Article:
Boot camp tackles porn, relationships

First slide

"We love the body. It's the temple for the Holy Spirit. The body is beautiful, and sex is beautiful when it's an expression of authentic love," said Arlington Bishop Paul S. Loverde Feb. 12 at the Mid-Atlantic Congress in Baltimore.

The bishop was responding to the secular criticism that Catholics are ashamed of or disgusted by the human body, specifically sexuality and sexual activity.

On the first day of the annual conference sponsored by the Association of Catholic Publishers and the Archdiocese of Baltimore, the Arlington Diocese hosted a "boot camp" on pornography. The presentation was called "Bought with a Price: Every Man's Duty to Protect Himself and His Family from a Pornographic Culture" - inspired by Bishop Loverde's pastoral letter by the same name.

After the bishop's brief remarks, Frank Moncher of Arlington Catholic Charities and Father Sean Kilcawley, director of the Office for Family Life and Evangelization in the Diocese of Lincoln, Neb., gave in-depth presentations about "understanding and confronting the plague."

Moncher explained that one of the main issues with pornography "isn't just about sexuality. It's a problem of relationships and relationality."

With the Internet, children are "trending toward earlier and earlier exposure" to pornography, which forms a "barrier to healthy and flourishing maturity." According to Moncher, pornography harms the viewer because of the interplay of bodily, interpersonal, volitional and cognitive factors. It can cause stress, negatively impact family and peer relationships, and form obsessive and distorted thoughts, among other problems.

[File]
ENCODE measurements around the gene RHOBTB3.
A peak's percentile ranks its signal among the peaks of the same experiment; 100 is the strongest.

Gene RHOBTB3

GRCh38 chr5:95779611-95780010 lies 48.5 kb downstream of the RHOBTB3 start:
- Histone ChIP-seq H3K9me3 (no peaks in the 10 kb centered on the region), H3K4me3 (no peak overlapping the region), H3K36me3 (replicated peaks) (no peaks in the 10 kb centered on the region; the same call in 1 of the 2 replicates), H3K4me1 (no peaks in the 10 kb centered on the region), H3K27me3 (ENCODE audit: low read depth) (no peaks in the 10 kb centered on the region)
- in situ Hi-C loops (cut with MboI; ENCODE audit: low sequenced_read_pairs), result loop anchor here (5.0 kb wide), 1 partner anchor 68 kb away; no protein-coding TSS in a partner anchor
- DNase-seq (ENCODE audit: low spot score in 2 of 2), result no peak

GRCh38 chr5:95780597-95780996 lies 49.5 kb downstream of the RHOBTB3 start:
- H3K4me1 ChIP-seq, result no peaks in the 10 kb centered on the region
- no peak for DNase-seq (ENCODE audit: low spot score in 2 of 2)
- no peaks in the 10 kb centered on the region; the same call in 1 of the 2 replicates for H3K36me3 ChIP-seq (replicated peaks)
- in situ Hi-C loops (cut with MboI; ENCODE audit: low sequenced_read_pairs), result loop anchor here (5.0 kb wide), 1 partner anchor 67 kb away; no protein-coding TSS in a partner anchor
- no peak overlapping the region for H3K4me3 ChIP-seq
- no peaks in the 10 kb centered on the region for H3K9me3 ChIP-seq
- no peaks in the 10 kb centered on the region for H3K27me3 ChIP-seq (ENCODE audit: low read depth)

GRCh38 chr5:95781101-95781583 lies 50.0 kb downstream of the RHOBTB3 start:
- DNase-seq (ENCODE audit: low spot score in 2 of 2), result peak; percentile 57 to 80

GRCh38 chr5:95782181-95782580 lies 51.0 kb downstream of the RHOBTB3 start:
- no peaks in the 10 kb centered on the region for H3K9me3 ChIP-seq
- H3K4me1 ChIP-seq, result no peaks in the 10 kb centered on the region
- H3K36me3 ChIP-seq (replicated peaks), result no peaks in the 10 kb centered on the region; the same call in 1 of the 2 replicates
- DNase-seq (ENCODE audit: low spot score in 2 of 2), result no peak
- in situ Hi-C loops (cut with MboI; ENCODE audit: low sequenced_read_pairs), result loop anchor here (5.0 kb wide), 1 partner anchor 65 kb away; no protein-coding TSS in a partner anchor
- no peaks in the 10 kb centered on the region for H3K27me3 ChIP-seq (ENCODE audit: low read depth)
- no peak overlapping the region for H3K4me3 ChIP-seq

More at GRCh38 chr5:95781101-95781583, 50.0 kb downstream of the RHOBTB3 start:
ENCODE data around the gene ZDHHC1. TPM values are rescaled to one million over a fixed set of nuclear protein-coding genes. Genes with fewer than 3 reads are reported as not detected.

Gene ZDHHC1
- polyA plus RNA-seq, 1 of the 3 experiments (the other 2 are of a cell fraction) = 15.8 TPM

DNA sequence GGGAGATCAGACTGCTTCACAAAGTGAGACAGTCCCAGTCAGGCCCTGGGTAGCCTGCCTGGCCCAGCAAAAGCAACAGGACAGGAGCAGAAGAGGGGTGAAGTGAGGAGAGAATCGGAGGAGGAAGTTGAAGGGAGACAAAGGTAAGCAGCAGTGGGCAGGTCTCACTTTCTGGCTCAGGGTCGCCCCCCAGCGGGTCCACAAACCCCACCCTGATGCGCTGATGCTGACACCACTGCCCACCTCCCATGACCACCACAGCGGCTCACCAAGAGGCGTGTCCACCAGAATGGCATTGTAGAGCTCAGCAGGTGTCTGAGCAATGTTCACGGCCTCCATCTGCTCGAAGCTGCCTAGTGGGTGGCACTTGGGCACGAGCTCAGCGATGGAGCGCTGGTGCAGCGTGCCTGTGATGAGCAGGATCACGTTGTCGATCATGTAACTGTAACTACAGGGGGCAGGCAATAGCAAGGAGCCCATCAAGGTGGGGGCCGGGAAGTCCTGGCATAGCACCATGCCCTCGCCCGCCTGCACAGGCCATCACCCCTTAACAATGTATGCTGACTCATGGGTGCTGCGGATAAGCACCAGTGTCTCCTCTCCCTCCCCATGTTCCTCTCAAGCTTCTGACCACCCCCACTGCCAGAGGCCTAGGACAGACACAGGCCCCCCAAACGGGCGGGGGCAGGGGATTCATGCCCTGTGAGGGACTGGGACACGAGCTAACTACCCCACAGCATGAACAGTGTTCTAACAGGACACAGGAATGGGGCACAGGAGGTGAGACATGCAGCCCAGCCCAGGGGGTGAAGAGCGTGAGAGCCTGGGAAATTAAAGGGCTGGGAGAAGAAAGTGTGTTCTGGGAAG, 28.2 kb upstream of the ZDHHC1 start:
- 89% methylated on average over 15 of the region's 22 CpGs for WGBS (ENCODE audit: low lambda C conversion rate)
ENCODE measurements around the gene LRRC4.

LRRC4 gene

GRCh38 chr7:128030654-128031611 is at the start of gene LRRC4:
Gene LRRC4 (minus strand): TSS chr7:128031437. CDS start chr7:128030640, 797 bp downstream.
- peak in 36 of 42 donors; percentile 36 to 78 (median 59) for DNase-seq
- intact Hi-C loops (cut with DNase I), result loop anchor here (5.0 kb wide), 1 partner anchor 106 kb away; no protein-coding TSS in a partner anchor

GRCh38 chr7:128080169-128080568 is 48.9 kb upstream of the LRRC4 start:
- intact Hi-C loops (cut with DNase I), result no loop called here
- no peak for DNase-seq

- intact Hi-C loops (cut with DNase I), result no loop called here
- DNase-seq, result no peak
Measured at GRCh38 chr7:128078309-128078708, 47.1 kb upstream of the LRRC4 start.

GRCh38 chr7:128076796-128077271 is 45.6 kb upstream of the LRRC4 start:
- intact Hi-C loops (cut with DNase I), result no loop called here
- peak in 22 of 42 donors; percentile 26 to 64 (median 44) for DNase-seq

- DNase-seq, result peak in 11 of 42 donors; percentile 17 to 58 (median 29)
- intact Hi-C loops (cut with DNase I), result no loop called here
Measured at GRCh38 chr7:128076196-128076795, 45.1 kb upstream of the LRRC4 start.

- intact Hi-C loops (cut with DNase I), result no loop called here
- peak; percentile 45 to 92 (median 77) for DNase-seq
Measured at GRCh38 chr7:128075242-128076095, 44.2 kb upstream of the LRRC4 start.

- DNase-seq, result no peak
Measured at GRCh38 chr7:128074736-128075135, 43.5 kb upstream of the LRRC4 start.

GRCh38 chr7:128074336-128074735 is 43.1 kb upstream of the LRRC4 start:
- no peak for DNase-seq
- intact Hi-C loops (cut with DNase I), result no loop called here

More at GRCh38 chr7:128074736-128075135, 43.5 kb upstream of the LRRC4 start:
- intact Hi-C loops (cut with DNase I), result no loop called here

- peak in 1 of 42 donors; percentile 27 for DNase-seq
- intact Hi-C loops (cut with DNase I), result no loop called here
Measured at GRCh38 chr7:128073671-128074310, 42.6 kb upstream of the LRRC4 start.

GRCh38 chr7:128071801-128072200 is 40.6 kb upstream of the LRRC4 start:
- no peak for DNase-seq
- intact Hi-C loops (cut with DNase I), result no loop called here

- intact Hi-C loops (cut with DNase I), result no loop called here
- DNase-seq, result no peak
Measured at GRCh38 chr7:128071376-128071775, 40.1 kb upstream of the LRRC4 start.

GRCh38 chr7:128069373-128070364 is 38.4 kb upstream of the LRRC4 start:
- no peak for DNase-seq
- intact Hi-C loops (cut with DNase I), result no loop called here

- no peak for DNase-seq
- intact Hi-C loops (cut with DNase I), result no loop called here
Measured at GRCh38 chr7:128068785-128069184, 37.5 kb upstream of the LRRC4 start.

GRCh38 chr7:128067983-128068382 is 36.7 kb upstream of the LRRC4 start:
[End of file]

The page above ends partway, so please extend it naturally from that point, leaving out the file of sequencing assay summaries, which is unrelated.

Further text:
An addict will make "sexual material a priority and an organizing principal," preferring to consume pornography over spending time with loved ones. Moncher cited the bishop's examples of the costs porn has on courtship, family life, business and industry, and society as a whole.

Describing pornography as "an issue of justice," Moncher said, "there is an urgent need to protect the precious gift of our children."

He added that the Catholic response should be "hope for the future," "spiritual assistance," "consultation with a pastor," "prayer" and "psychological assistance."

Father Kilcawley said that in order for addicts to be cured, "they must believe they are loveable." Some Catholic parents and educators may give children the impression that love is a reward for good behavior, whereas love should be a constant.

"There is no greater injustice than a 10-year-old who gets exposed to pornography," he said.

After giving a primer on the theology of love, Father Kilcawley gave the audience some pragmatic advice on how to teach children about sexuality and prevent them from finding pornography online. He said that parents are responsible for giving children "the talk" about the birds and the bees and should use child-friendly books, such as Good Pictures Bad Pictures, as an aid. He also recommended using the Web filter Covenant Eyes and setting children's cell phones so that they cannot download apps.

"(The app) Snapchat is sitting on a mountain of child pornography," he said.

Moncher holds a doctorate in clinical-community psychology from the University of South Carolina and was formerly a Medical College of Georgia faculty member. A licensed clinical psychologist in Virginia and Washington, his work has been published in several field publications.

Father Kilcawley studied at West Point and served as an infantry officer for three years before entering the seminary. Since his 2005 ordination, he has served as an assistant pastor and high school teacher and studied at the John Paul II Institute for Marriage and Family in Rome. He also serves on the board of the Integrity Restored Network, a nonprofit committed to helping Catholic families heal from the effects of pornography.

After Moncher and Father Kilcawley's presentations came a panel discussion, during which audience members asked about the new movie "Fifty Shades of Grey" - a film Bishop Loverde criticized for objectifying women and mocking love.

Bishop Loverde closed the three-hour session with a reflection and prayer.

"For those people who are struggling (with pornography), it's not too late," said the bishop. "They must give their consent to God and reach out for help. "

Stoddard can be reached at

© Arlington Catholic Herald 2015